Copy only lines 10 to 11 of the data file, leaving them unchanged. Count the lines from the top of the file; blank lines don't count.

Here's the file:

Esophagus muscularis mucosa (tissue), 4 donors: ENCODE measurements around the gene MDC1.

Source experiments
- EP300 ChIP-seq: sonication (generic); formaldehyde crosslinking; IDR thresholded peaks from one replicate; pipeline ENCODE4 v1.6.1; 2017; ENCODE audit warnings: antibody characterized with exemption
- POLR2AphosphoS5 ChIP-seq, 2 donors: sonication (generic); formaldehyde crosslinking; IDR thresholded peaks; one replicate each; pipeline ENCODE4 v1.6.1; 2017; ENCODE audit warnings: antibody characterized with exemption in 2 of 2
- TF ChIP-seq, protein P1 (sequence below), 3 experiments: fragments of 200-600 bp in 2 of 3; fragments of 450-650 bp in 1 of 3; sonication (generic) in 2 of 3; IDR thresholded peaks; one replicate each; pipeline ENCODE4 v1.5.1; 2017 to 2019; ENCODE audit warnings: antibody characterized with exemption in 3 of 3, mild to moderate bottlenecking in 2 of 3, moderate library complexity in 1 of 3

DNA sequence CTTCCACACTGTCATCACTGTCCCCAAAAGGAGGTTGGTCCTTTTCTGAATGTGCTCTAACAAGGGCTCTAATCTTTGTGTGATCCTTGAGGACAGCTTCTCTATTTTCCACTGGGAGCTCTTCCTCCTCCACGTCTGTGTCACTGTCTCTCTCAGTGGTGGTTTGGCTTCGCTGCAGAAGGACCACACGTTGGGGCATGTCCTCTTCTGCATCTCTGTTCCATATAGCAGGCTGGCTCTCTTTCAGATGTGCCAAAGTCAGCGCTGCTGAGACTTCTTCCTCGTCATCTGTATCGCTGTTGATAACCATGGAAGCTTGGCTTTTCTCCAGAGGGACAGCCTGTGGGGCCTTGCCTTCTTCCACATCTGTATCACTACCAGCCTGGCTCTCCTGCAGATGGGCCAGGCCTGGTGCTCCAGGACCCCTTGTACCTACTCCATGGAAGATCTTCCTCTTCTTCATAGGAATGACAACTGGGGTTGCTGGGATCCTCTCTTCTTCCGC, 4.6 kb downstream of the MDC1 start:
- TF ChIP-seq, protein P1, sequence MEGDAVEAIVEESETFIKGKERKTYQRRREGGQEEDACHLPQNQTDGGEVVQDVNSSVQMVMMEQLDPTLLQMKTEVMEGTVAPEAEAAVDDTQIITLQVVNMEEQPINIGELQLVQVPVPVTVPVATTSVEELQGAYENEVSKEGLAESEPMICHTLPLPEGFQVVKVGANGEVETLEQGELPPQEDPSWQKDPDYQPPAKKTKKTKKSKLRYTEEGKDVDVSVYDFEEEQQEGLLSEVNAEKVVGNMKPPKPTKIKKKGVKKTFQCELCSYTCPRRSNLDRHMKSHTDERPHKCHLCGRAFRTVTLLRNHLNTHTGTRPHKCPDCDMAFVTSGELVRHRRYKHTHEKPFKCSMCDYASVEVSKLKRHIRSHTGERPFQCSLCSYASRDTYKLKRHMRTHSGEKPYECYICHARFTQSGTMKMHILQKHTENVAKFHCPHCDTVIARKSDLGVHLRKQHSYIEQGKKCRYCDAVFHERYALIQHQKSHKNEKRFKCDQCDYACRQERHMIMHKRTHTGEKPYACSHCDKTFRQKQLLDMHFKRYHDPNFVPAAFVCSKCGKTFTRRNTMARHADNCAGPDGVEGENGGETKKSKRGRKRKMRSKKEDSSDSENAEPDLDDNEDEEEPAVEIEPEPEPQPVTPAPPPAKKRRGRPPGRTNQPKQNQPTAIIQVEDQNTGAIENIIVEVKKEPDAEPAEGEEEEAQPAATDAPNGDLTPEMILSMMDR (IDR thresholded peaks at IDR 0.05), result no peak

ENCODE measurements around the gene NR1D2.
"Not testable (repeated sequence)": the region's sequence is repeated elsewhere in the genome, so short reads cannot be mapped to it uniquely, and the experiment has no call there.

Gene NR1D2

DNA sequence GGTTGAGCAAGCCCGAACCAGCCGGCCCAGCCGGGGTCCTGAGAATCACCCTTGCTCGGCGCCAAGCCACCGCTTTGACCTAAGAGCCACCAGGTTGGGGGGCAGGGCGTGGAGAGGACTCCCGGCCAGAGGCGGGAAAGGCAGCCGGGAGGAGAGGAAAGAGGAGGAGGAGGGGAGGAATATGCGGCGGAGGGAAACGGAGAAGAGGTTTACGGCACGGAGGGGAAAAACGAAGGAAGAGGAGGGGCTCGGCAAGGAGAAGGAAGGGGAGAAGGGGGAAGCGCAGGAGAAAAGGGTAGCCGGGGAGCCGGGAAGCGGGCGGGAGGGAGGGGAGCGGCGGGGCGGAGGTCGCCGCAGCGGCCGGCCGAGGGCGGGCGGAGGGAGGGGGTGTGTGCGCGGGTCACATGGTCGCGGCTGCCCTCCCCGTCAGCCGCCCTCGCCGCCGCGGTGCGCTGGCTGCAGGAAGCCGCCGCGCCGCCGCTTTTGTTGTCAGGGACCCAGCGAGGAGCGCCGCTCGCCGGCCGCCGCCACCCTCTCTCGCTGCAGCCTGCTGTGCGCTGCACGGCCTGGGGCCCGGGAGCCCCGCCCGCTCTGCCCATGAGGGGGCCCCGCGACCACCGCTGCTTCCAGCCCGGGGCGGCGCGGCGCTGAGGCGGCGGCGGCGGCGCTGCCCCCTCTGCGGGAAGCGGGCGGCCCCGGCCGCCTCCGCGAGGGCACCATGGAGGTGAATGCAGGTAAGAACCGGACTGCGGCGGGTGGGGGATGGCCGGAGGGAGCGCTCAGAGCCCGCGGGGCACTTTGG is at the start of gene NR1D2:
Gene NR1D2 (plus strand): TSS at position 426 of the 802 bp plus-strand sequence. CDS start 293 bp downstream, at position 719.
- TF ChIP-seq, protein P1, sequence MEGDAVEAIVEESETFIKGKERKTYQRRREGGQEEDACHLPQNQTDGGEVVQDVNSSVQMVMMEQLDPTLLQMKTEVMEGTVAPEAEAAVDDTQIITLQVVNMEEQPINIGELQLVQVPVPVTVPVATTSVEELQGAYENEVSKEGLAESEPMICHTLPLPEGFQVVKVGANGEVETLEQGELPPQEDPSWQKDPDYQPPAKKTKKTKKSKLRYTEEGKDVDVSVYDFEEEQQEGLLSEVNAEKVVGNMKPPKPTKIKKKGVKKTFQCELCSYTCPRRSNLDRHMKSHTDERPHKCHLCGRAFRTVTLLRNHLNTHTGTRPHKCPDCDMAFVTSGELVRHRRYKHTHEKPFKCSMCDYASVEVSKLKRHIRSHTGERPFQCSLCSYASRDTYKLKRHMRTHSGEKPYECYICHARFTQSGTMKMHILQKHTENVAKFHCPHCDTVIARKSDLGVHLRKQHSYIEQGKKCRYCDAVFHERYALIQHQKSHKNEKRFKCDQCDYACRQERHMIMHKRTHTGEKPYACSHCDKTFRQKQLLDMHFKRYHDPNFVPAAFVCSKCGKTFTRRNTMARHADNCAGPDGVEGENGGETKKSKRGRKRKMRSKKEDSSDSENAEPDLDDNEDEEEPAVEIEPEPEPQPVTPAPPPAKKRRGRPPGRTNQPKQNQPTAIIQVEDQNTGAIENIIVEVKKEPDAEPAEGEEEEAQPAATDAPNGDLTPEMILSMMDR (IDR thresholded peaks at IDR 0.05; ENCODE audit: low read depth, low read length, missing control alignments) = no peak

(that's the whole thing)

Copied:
Gene NR1D2

DNA sequence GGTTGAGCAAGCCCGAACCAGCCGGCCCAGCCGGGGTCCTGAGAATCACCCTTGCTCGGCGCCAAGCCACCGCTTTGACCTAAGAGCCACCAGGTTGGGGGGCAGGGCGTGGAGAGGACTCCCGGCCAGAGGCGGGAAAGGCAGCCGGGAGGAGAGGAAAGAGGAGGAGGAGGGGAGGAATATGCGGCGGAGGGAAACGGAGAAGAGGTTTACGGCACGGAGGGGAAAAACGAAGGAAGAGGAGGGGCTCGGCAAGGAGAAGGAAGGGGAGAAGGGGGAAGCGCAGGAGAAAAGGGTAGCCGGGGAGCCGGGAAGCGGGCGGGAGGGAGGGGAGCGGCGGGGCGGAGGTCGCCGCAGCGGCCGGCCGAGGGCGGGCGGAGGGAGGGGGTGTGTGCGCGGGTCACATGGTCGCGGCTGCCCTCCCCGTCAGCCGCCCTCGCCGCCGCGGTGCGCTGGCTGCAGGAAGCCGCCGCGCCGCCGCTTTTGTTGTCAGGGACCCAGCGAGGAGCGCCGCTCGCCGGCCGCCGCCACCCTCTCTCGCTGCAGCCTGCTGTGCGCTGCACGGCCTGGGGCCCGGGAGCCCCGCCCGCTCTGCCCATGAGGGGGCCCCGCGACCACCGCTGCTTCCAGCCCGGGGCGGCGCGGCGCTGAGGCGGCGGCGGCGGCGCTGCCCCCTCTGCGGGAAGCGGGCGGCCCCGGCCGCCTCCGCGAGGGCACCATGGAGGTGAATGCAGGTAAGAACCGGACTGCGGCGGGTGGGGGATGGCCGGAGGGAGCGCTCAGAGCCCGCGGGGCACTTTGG is at the start of gene NR1D2: